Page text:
Young adults are dealing with more mental health struggles than ever before. 9.7% of youth in the U.S. have severe major depression and 60% of youth with major depression did not receive any mental health treatment in 2017-2018. With technology at our fingertips, there are many beneficial ways in which we can use the tools it offers. Mental health apps are increasing accessibility via smartphones. There is still a stigma around talking about mental health struggles. And because of that stigma, it may be challenging to reach out for help. This is where mental health apps can be beneficial. For many young adults, texting or communicating through social media feels much more comfortable than talking to someone directly. Mental health apps allow people to gain access to help in a way that feels less daunting than having to set up a meeting with a therapist in the real world.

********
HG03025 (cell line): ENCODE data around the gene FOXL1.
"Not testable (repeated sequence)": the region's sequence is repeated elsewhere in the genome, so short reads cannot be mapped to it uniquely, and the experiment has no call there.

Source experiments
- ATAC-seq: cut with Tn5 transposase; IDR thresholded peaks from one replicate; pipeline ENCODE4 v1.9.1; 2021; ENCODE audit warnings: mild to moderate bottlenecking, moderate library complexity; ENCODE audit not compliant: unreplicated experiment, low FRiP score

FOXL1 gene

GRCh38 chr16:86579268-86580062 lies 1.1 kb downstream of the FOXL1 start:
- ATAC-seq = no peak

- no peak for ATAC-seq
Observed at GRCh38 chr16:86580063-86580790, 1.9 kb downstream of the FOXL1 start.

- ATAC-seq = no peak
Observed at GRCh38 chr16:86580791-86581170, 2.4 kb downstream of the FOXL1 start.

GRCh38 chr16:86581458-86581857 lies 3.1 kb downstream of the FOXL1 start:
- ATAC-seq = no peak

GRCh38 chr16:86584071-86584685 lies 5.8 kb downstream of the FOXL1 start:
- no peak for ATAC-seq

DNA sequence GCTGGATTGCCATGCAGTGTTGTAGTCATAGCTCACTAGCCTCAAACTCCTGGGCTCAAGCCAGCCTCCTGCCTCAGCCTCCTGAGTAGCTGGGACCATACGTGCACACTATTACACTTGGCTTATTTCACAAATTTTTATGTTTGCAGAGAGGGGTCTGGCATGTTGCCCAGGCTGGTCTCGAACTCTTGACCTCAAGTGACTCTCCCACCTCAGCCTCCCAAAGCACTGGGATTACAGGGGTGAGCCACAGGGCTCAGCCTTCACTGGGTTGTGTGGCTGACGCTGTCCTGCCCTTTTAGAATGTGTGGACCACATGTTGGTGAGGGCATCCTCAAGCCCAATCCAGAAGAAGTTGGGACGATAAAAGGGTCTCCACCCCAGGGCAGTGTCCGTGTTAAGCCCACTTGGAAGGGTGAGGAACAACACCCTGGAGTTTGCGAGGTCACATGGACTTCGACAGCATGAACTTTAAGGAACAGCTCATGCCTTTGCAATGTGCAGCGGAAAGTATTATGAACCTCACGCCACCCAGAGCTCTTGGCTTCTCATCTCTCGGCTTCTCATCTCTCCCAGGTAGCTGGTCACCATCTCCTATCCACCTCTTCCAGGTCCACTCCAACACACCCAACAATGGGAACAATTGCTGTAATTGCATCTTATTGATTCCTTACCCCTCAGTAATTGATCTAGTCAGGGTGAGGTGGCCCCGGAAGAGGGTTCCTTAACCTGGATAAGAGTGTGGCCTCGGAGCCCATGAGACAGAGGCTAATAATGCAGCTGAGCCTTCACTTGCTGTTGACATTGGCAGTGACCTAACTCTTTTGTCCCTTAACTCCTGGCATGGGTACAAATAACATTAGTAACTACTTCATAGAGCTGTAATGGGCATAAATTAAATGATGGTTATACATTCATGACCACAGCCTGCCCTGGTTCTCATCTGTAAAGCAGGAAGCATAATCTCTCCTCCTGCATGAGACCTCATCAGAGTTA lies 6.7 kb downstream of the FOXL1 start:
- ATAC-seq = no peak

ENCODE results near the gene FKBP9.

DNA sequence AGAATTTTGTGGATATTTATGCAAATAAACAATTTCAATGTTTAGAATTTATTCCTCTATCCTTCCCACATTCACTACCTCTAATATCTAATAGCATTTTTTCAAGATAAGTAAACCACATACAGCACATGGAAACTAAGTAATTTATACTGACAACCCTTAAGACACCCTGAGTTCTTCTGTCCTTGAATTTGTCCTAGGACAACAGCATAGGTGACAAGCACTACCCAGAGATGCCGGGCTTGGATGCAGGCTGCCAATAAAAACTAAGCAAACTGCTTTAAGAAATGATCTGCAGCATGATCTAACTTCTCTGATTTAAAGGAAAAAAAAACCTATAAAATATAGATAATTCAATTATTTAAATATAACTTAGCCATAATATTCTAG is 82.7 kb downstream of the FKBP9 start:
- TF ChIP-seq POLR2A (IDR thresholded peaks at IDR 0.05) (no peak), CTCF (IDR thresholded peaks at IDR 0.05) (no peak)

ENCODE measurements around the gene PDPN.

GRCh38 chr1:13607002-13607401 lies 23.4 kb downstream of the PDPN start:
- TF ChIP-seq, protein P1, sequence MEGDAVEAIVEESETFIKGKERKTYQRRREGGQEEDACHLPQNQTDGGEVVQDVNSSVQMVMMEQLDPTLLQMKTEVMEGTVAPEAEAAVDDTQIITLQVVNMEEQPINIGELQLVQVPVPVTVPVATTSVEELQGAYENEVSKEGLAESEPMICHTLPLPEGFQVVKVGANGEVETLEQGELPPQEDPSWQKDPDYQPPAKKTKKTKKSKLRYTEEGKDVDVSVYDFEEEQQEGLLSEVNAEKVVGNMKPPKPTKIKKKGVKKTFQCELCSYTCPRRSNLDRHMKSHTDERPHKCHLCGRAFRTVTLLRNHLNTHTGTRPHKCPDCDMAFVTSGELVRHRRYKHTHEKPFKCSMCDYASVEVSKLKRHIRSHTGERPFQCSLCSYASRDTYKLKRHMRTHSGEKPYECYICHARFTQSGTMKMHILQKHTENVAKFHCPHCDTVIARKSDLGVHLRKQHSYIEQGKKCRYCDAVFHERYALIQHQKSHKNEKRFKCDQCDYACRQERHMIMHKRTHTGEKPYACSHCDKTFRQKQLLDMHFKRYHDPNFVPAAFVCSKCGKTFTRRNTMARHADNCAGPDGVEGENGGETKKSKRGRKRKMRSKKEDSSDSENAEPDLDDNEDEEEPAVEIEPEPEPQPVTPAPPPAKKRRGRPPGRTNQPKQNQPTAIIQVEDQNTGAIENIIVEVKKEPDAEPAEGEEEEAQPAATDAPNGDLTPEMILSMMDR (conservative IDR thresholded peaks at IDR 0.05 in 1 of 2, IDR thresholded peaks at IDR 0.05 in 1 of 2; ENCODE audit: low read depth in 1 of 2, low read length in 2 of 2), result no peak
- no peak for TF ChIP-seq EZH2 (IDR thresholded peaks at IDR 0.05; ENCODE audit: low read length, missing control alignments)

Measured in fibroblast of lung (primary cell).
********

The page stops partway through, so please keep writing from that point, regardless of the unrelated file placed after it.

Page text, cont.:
Technology can certainly be deemed as a place where people spend too much time and fall into the pit of comparison. However, if used correctly, our phones can give us portable access to tools that can help us improve our mental health. A mental health app may connect you to a professional who can answer your questions and concerns, or it could provide you with stress management or grounding practices. Some popular mental health apps include:

  • Breathe2Relax: A simple, intuitive, and attractive mobile app designed by the National Center for Telehealth & Technology to teach breathing techniques to manage stress. The skills taught may be applied to those with anxiety disorders, stress, and PTSD. This app can be personalized to a pace that the user finds relaxing; includes a video demo, reading materials, and charts to map personal progress. Helpful for self-starters or those working with a therapist to include breathing techniques in their overall treatment.
  • Catch It: A Cognitive Behavioral Therapy, or CBT, based app aimed to help users deal with feelings of anxiety, depression, anger and confusion. The app has three sections, Catch It, Check It, Change It, designed to record moods, reframe the situation in a different way by taking a moment to reflect on their mood entry and then describe what a more thoughtful or helpful way to approach the situation would be.